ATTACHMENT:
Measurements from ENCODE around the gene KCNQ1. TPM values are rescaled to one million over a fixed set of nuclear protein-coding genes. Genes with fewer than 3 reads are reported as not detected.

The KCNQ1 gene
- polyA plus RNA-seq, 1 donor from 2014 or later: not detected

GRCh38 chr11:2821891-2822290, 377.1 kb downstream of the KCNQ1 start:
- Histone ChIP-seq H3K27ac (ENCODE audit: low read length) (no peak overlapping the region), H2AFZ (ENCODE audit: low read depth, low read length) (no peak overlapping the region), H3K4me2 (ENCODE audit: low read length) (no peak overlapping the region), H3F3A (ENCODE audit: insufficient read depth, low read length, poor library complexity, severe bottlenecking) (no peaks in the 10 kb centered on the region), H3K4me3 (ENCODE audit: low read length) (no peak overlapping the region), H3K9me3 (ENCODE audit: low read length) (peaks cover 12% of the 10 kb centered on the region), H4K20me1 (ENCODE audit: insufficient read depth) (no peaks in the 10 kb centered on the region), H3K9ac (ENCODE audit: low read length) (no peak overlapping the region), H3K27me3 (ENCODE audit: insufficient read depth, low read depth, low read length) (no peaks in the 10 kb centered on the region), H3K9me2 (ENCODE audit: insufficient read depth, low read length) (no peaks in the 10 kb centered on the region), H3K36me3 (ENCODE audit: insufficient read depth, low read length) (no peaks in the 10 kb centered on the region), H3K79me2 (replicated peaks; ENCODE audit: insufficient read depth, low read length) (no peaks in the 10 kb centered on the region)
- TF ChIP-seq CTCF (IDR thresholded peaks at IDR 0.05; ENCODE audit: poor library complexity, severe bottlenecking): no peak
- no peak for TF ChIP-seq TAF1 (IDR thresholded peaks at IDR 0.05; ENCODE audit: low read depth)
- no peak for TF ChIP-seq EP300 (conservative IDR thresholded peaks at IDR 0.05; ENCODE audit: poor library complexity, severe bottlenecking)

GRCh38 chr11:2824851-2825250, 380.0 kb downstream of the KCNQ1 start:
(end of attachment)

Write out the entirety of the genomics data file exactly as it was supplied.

Measurements from ENCODE around the gene KCNQ1. TPM values are rescaled to one million over a fixed set of nuclear protein-coding genes. Genes with fewer than 3 reads are reported as not detected.

The KCNQ1 gene
- polyA plus RNA-seq, 1 donor from 2014 or later: not detected

GRCh38 chr11:2821891-2822290, 377.1 kb downstream of the KCNQ1 start:
- Histone ChIP-seq H3K27ac (ENCODE audit: low read length) (no peak overlapping the region), H2AFZ (ENCODE audit: low read depth, low read length) (no peak overlapping the region), H3K4me2 (ENCODE audit: low read length) (no peak overlapping the region), H3F3A (ENCODE audit: insufficient read depth, low read length, poor library complexity, severe bottlenecking) (no peaks in the 10 kb centered on the region), H3K4me3 (ENCODE audit: low read length) (no peak overlapping the region), H3K9me3 (ENCODE audit: low read length) (peaks cover 12% of the 10 kb centered on the region), H4K20me1 (ENCODE audit: insufficient read depth) (no peaks in the 10 kb centered on the region), H3K9ac (ENCODE audit: low read length) (no peak overlapping the region), H3K27me3 (ENCODE audit: insufficient read depth, low read depth, low read length) (no peaks in the 10 kb centered on the region), H3K9me2 (ENCODE audit: insufficient read depth, low read length) (no peaks in the 10 kb centered on the region), H3K36me3 (ENCODE audit: insufficient read depth, low read length) (no peaks in the 10 kb centered on the region), H3K79me2 (replicated peaks; ENCODE audit: insufficient read depth, low read length) (no peaks in the 10 kb centered on the region)
- TF ChIP-seq CTCF (IDR thresholded peaks at IDR 0.05; ENCODE audit: poor library complexity, severe bottlenecking): no peak
- no peak for TF ChIP-seq TAF1 (IDR thresholded peaks at IDR 0.05; ENCODE audit: low read depth)
- no peak for TF ChIP-seq EP300 (conservative IDR thresholded peaks at IDR 0.05; ENCODE audit: poor library complexity, severe bottlenecking)

GRCh38 chr11:2824851-2825250, 380.0 kb downstream of the KCNQ1 start: